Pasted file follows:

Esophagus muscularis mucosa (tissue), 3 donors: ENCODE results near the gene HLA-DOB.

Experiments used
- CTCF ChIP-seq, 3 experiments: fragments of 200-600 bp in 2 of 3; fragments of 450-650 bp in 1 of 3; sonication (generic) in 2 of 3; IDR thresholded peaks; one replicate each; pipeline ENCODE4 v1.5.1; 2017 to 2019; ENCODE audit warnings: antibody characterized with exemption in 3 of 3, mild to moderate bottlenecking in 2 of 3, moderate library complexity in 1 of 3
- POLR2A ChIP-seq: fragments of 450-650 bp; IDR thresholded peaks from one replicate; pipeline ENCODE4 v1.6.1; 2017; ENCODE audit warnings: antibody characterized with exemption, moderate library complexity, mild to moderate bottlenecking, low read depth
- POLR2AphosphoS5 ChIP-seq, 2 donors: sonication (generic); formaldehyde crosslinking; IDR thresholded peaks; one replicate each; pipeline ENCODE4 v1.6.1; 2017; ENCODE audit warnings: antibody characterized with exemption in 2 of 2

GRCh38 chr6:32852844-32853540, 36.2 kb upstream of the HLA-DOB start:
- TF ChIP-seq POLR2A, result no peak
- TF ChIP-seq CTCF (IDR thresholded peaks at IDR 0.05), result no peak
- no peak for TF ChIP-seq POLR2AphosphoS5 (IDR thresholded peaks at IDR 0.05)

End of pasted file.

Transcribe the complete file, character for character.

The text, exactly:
Esophagus muscularis mucosa (tissue), 3 donors: ENCODE results near the gene HLA-DOB.

Experiments used
- CTCF ChIP-seq, 3 experiments: fragments of 200-600 bp in 2 of 3; fragments of 450-650 bp in 1 of 3; sonication (generic) in 2 of 3; IDR thresholded peaks; one replicate each; pipeline ENCODE4 v1.5.1; 2017 to 2019; ENCODE audit warnings: antibody characterized with exemption in 3 of 3, mild to moderate bottlenecking in 2 of 3, moderate library complexity in 1 of 3
- POLR2A ChIP-seq: fragments of 450-650 bp; IDR thresholded peaks from one replicate; pipeline ENCODE4 v1.6.1; 2017; ENCODE audit warnings: antibody characterized with exemption, moderate library complexity, mild to moderate bottlenecking, low read depth
- POLR2AphosphoS5 ChIP-seq, 2 donors: sonication (generic); formaldehyde crosslinking; IDR thresholded peaks; one replicate each; pipeline ENCODE4 v1.6.1; 2017; ENCODE audit warnings: antibody characterized with exemption in 2 of 2

GRCh38 chr6:32852844-32853540, 36.2 kb upstream of the HLA-DOB start:
- TF ChIP-seq POLR2A, result no peak
- TF ChIP-seq CTCF (IDR thresholded peaks at IDR 0.05), result no peak
- no peak for TF ChIP-seq POLR2AphosphoS5 (IDR thresholded peaks at IDR 0.05)